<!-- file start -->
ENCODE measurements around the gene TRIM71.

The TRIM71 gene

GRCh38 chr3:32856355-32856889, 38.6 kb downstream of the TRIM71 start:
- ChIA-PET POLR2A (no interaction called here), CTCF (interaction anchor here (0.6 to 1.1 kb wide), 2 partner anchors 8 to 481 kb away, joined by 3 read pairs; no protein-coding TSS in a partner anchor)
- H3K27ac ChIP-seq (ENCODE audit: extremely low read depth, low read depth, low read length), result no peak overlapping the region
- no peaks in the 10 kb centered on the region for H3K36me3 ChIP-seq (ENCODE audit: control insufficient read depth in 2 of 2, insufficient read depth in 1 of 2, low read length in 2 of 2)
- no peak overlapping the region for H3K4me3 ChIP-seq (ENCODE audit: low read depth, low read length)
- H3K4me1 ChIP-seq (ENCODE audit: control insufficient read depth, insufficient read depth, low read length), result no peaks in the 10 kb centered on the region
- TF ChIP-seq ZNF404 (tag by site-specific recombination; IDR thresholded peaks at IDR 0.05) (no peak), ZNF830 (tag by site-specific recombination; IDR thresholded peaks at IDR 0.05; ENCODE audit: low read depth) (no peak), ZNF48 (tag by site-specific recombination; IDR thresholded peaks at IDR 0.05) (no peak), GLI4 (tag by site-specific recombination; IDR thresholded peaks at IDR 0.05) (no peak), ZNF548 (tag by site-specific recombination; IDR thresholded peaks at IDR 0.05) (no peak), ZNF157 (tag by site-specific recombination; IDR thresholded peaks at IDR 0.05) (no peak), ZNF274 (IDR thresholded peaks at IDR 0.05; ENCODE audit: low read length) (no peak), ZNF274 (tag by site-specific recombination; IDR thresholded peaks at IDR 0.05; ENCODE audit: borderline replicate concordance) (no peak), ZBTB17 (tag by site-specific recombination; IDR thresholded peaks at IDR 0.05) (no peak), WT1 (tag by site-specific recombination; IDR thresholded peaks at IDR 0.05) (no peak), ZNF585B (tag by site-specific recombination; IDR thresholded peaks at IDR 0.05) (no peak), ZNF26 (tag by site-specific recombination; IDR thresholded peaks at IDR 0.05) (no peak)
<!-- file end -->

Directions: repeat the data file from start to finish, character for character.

ENCODE measurements around the gene TRIM71.

The TRIM71 gene

GRCh38 chr3:32856355-32856889, 38.6 kb downstream of the TRIM71 start:
- ChIA-PET POLR2A (no interaction called here), CTCF (interaction anchor here (0.6 to 1.1 kb wide), 2 partner anchors 8 to 481 kb away, joined by 3 read pairs; no protein-coding TSS in a partner anchor)
- H3K27ac ChIP-seq (ENCODE audit: extremely low read depth, low read depth, low read length), result no peak overlapping the region
- no peaks in the 10 kb centered on the region for H3K36me3 ChIP-seq (ENCODE audit: control insufficient read depth in 2 of 2, insufficient read depth in 1 of 2, low read length in 2 of 2)
- no peak overlapping the region for H3K4me3 ChIP-seq (ENCODE audit: low read depth, low read length)
- H3K4me1 ChIP-seq (ENCODE audit: control insufficient read depth, insufficient read depth, low read length), result no peaks in the 10 kb centered on the region
- TF ChIP-seq ZNF404 (tag by site-specific recombination; IDR thresholded peaks at IDR 0.05) (no peak), ZNF830 (tag by site-specific recombination; IDR thresholded peaks at IDR 0.05; ENCODE audit: low read depth) (no peak), ZNF48 (tag by site-specific recombination; IDR thresholded peaks at IDR 0.05) (no peak), GLI4 (tag by site-specific recombination; IDR thresholded peaks at IDR 0.05) (no peak), ZNF548 (tag by site-specific recombination; IDR thresholded peaks at IDR 0.05) (no peak), ZNF157 (tag by site-specific recombination; IDR thresholded peaks at IDR 0.05) (no peak), ZNF274 (IDR thresholded peaks at IDR 0.05; ENCODE audit: low read length) (no peak), ZNF274 (tag by site-specific recombination; IDR thresholded peaks at IDR 0.05; ENCODE audit: borderline replicate concordance) (no peak), ZBTB17 (tag by site-specific recombination; IDR thresholded peaks at IDR 0.05) (no peak), WT1 (tag by site-specific recombination; IDR thresholded peaks at IDR 0.05) (no peak), ZNF585B (tag by site-specific recombination; IDR thresholded peaks at IDR 0.05) (no peak), ZNF26 (tag by site-specific recombination; IDR thresholded peaks at IDR 0.05) (no peak)